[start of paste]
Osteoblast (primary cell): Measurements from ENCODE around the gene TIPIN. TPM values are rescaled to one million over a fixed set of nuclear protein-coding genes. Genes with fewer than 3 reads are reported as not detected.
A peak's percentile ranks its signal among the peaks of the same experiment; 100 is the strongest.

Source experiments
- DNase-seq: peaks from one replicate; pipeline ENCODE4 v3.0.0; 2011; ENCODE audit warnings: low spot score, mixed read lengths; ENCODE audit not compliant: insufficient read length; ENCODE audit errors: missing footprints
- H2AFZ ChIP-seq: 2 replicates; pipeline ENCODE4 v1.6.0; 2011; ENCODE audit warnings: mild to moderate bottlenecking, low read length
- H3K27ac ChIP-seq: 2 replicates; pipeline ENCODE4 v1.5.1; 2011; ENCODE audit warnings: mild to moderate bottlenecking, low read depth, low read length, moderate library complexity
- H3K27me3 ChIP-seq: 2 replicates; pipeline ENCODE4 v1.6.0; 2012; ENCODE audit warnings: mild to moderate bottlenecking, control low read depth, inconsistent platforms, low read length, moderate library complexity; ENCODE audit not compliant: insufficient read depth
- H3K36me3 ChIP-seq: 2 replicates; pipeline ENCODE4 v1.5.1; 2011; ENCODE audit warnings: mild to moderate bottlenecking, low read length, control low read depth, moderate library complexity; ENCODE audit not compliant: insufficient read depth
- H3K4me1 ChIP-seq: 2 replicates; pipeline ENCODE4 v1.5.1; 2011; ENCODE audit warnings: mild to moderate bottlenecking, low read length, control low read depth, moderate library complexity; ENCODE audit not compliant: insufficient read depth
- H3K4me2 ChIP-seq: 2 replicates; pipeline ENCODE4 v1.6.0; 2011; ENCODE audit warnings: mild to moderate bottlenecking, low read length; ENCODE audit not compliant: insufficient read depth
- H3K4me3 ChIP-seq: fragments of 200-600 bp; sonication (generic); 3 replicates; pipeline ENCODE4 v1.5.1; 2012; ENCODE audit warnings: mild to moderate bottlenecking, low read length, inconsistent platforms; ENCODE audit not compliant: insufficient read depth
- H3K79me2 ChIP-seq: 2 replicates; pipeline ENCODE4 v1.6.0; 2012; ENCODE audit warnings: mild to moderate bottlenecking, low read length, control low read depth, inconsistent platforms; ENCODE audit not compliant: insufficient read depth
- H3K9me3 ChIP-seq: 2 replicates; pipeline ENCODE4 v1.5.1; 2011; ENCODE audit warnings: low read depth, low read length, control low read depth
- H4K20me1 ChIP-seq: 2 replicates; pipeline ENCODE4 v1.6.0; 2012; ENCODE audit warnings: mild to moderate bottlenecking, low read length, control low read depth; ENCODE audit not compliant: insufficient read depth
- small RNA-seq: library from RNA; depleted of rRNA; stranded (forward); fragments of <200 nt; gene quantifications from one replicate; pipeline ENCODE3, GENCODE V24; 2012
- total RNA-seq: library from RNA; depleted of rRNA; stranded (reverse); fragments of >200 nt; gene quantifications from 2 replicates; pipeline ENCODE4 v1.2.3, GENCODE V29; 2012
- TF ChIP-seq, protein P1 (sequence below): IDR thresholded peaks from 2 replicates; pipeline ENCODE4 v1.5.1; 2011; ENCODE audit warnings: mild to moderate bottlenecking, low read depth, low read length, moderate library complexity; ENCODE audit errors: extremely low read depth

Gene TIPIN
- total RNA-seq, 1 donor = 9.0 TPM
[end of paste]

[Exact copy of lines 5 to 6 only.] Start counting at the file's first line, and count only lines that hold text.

- H2AFZ ChIP-seq: 2 replicates; pipeline ENCODE4 v1.6.0; 2011; ENCODE audit warnings: mild to moderate bottlenecking, low read length
- H3K27ac ChIP-seq: 2 replicates; pipeline ENCODE4 v1.5.1; 2011; ENCODE audit warnings: mild to moderate bottlenecking, low read depth, low read length, moderate library complexity